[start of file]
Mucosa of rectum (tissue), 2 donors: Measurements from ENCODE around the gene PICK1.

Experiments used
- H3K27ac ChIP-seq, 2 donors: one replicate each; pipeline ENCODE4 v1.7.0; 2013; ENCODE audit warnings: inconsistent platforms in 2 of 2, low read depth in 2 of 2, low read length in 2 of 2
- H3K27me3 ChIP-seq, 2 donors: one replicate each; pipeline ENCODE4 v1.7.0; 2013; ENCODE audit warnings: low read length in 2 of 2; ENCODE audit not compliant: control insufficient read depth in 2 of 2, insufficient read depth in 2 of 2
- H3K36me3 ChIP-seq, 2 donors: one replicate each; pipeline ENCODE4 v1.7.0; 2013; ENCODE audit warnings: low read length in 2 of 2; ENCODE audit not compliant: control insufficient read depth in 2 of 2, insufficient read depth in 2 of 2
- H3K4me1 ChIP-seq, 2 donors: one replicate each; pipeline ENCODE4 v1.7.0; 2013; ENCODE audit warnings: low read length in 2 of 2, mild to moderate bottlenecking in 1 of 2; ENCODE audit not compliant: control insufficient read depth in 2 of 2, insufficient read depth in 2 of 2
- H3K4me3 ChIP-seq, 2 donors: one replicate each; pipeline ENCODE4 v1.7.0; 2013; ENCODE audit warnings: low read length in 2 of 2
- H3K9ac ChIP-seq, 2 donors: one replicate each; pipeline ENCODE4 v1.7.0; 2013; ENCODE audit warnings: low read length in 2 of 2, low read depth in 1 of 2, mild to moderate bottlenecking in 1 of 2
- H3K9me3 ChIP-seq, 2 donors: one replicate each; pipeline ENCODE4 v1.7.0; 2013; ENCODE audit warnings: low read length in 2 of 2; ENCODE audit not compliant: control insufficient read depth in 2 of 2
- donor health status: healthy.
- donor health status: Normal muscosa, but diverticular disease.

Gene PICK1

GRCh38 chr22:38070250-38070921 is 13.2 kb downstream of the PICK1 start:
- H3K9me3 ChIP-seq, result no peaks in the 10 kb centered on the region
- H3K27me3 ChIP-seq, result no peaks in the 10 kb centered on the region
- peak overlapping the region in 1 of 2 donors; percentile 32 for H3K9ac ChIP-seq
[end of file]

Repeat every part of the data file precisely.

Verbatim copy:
Mucosa of rectum (tissue), 2 donors: Measurements from ENCODE around the gene PICK1.

Experiments used
- H3K27ac ChIP-seq, 2 donors: one replicate each; pipeline ENCODE4 v1.7.0; 2013; ENCODE audit warnings: inconsistent platforms in 2 of 2, low read depth in 2 of 2, low read length in 2 of 2
- H3K27me3 ChIP-seq, 2 donors: one replicate each; pipeline ENCODE4 v1.7.0; 2013; ENCODE audit warnings: low read length in 2 of 2; ENCODE audit not compliant: control insufficient read depth in 2 of 2, insufficient read depth in 2 of 2
- H3K36me3 ChIP-seq, 2 donors: one replicate each; pipeline ENCODE4 v1.7.0; 2013; ENCODE audit warnings: low read length in 2 of 2; ENCODE audit not compliant: control insufficient read depth in 2 of 2, insufficient read depth in 2 of 2
- H3K4me1 ChIP-seq, 2 donors: one replicate each; pipeline ENCODE4 v1.7.0; 2013; ENCODE audit warnings: low read length in 2 of 2, mild to moderate bottlenecking in 1 of 2; ENCODE audit not compliant: control insufficient read depth in 2 of 2, insufficient read depth in 2 of 2
- H3K4me3 ChIP-seq, 2 donors: one replicate each; pipeline ENCODE4 v1.7.0; 2013; ENCODE audit warnings: low read length in 2 of 2
- H3K9ac ChIP-seq, 2 donors: one replicate each; pipeline ENCODE4 v1.7.0; 2013; ENCODE audit warnings: low read length in 2 of 2, low read depth in 1 of 2, mild to moderate bottlenecking in 1 of 2
- H3K9me3 ChIP-seq, 2 donors: one replicate each; pipeline ENCODE4 v1.7.0; 2013; ENCODE audit warnings: low read length in 2 of 2; ENCODE audit not compliant: control insufficient read depth in 2 of 2
- donor health status: healthy.
- donor health status: Normal muscosa, but diverticular disease.

Gene PICK1

GRCh38 chr22:38070250-38070921 is 13.2 kb downstream of the PICK1 start:
- H3K9me3 ChIP-seq, result no peaks in the 10 kb centered on the region
- H3K27me3 ChIP-seq, result no peaks in the 10 kb centered on the region
- peak overlapping the region in 1 of 2 donors; percentile 32 for H3K9ac ChIP-seq